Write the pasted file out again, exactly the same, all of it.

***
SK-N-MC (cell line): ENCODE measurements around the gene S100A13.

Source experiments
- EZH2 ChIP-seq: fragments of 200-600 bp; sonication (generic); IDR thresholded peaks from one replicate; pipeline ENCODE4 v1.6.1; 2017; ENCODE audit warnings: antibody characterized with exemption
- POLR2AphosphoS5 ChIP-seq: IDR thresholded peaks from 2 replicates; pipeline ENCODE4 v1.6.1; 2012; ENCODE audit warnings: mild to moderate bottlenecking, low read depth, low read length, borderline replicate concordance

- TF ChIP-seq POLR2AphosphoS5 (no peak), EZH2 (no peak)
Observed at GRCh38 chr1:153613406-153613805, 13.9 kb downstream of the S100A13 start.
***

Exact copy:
SK-N-MC (cell line): ENCODE measurements around the gene S100A13.

Source experiments
- EZH2 ChIP-seq: fragments of 200-600 bp; sonication (generic); IDR thresholded peaks from one replicate; pipeline ENCODE4 v1.6.1; 2017; ENCODE audit warnings: antibody characterized with exemption
- POLR2AphosphoS5 ChIP-seq: IDR thresholded peaks from 2 replicates; pipeline ENCODE4 v1.6.1; 2012; ENCODE audit warnings: mild to moderate bottlenecking, low read depth, low read length, borderline replicate concordance

- TF ChIP-seq POLR2AphosphoS5 (no peak), EZH2 (no peak)
Observed at GRCh38 chr1:153613406-153613805, 13.9 kb downstream of the S100A13 start.